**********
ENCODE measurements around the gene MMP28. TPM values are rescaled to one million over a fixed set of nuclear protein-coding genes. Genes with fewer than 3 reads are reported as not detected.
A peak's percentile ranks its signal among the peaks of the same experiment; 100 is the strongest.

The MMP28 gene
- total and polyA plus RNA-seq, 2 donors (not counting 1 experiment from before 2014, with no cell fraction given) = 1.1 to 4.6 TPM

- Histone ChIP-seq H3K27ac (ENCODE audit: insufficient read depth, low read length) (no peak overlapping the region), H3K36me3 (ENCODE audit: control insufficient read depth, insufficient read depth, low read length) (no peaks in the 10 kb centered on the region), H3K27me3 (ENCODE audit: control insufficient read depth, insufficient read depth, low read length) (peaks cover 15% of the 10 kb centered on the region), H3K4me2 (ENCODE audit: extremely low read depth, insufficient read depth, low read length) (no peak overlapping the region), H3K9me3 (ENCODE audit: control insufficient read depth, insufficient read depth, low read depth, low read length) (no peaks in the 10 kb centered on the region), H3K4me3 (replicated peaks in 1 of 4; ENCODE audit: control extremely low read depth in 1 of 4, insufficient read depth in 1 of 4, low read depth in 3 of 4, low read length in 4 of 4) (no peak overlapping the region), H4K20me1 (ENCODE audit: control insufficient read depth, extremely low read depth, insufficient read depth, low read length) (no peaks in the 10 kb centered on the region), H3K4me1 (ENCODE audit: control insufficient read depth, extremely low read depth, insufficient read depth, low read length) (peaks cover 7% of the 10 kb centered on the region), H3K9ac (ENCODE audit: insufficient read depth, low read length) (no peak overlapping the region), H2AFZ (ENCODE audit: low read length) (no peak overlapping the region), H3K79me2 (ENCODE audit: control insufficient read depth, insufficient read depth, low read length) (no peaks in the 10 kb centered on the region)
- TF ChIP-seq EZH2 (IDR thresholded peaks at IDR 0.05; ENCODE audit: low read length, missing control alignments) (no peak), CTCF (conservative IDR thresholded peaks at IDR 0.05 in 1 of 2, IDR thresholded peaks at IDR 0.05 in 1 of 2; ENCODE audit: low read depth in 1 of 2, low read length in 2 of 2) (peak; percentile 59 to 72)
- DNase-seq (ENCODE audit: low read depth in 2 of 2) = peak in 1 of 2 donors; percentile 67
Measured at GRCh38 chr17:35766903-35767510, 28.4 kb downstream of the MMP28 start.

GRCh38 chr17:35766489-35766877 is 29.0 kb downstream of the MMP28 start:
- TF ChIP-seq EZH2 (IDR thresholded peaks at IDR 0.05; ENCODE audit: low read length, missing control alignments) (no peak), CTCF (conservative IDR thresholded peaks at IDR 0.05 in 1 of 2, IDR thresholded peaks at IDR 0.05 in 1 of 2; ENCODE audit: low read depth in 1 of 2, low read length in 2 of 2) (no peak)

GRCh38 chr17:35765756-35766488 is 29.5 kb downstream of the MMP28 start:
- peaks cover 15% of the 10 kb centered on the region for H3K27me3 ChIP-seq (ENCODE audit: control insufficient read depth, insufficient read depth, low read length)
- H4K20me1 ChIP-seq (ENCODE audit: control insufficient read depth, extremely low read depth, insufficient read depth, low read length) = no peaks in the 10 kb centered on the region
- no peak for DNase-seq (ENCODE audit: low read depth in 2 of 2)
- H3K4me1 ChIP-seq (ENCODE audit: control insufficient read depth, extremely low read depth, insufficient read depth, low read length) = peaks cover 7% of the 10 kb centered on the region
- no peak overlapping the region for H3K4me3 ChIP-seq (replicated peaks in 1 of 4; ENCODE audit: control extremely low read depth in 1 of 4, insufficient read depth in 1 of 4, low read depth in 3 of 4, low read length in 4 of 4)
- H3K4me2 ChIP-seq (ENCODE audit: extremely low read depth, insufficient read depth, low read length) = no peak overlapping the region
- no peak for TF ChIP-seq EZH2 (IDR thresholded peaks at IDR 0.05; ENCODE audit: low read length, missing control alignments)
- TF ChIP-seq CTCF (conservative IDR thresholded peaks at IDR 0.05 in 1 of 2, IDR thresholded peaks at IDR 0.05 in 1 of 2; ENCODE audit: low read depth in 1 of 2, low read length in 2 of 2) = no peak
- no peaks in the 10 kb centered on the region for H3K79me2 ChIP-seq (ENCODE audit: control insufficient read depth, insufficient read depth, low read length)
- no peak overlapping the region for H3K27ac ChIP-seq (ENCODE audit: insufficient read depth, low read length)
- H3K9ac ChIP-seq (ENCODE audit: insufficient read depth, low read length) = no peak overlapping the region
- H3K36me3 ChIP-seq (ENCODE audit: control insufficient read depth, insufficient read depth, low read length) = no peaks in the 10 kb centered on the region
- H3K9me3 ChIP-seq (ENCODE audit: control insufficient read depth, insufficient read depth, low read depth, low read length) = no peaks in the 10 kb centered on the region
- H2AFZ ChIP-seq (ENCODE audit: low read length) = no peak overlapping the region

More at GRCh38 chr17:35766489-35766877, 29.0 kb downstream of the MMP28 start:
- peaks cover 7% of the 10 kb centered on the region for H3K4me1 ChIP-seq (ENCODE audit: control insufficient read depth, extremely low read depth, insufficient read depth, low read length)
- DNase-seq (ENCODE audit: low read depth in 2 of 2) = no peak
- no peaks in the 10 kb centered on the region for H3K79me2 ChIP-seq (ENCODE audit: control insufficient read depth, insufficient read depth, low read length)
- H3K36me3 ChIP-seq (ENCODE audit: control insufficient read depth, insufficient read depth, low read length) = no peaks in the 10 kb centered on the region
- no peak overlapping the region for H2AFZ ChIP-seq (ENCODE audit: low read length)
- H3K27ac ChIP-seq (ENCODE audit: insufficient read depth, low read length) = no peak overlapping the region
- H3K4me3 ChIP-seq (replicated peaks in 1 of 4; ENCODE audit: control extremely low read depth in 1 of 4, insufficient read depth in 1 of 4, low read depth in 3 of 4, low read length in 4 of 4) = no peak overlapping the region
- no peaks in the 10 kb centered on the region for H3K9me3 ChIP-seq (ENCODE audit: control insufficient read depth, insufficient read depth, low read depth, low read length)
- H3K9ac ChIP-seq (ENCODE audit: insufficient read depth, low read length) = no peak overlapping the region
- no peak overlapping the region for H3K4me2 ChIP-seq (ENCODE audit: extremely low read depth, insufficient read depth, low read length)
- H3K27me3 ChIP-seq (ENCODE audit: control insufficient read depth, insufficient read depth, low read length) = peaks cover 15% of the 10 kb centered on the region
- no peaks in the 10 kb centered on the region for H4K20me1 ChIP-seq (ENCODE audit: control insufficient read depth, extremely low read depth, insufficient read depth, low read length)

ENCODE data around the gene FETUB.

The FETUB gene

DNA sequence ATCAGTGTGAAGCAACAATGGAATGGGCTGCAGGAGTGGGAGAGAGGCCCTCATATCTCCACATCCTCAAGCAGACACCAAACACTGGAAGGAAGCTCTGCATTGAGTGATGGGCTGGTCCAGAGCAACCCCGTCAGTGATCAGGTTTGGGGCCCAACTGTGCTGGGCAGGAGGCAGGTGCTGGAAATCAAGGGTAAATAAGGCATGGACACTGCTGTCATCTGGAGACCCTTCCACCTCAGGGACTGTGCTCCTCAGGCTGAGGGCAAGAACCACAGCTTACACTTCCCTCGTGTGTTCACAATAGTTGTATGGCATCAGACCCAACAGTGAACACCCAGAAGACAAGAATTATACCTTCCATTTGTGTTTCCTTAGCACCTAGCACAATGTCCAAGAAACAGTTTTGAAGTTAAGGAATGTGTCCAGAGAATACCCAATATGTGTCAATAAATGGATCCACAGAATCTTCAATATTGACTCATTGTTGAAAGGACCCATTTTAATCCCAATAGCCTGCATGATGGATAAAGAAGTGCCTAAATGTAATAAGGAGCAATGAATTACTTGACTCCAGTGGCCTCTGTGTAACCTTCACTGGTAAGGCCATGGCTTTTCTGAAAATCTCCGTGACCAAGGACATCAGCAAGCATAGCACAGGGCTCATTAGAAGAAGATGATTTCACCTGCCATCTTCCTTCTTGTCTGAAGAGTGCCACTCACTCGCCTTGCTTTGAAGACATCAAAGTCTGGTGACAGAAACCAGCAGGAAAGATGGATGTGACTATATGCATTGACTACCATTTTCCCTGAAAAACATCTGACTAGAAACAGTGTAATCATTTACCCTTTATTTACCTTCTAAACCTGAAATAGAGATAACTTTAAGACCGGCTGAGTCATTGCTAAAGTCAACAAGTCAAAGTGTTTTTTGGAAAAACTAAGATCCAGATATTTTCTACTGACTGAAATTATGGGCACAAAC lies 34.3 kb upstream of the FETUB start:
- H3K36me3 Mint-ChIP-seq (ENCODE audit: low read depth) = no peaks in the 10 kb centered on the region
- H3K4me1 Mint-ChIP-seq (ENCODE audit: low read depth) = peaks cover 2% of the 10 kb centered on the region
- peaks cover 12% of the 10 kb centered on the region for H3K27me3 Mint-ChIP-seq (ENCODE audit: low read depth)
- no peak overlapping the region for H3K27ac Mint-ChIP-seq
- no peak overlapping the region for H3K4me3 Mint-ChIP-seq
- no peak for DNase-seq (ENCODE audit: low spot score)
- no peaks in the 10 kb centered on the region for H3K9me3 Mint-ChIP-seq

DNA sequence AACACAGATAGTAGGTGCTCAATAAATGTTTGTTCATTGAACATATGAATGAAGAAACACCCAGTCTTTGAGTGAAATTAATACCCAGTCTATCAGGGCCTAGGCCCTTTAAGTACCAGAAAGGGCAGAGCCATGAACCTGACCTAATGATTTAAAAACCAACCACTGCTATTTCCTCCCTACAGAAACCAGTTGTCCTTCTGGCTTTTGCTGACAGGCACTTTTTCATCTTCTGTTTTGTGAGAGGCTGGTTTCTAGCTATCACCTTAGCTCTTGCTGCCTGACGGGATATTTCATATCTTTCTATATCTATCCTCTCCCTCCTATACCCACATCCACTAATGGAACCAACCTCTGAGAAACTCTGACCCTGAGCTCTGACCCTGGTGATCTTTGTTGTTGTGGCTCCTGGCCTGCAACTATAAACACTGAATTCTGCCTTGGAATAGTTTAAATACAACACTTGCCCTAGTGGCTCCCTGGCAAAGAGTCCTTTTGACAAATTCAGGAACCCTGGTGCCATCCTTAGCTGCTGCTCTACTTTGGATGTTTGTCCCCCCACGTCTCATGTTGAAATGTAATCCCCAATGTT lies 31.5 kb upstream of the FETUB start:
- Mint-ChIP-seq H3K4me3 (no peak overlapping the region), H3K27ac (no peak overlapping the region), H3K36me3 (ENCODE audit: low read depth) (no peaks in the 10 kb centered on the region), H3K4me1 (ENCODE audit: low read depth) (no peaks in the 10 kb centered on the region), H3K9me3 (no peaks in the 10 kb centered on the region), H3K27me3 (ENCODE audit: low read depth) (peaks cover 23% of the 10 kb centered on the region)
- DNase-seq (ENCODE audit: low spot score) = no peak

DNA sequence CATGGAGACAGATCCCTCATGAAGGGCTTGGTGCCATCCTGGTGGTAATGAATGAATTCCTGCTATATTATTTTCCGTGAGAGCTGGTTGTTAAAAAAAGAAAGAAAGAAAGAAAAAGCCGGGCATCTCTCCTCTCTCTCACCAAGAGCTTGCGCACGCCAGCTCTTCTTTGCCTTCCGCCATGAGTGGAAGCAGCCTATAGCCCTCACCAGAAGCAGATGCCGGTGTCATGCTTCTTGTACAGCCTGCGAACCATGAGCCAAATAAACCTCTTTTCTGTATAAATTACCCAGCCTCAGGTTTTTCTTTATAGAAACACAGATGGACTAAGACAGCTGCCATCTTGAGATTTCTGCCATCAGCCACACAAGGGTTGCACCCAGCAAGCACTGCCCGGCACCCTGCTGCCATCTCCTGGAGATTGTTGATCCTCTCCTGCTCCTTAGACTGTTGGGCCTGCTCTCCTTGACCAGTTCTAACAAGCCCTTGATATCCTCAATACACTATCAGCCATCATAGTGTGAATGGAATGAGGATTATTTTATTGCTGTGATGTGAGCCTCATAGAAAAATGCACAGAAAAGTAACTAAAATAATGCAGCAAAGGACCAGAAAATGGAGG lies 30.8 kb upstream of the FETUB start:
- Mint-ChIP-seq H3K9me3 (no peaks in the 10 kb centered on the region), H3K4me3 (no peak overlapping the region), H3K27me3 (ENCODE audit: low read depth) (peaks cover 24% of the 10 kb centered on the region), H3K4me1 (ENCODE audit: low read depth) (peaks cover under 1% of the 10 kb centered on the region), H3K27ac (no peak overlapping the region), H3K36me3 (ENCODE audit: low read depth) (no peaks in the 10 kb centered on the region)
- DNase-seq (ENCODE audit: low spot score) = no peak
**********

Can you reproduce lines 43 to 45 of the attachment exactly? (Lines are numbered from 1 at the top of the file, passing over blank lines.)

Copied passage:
- H3K4me1 Mint-ChIP-seq (ENCODE audit: low read depth) = peaks cover 2% of the 10 kb centered on the region
- peaks cover 12% of the 10 kb centered on the region for H3K27me3 Mint-ChIP-seq (ENCODE audit: low read depth)
- no peak overlapping the region for H3K27ac Mint-ChIP-seq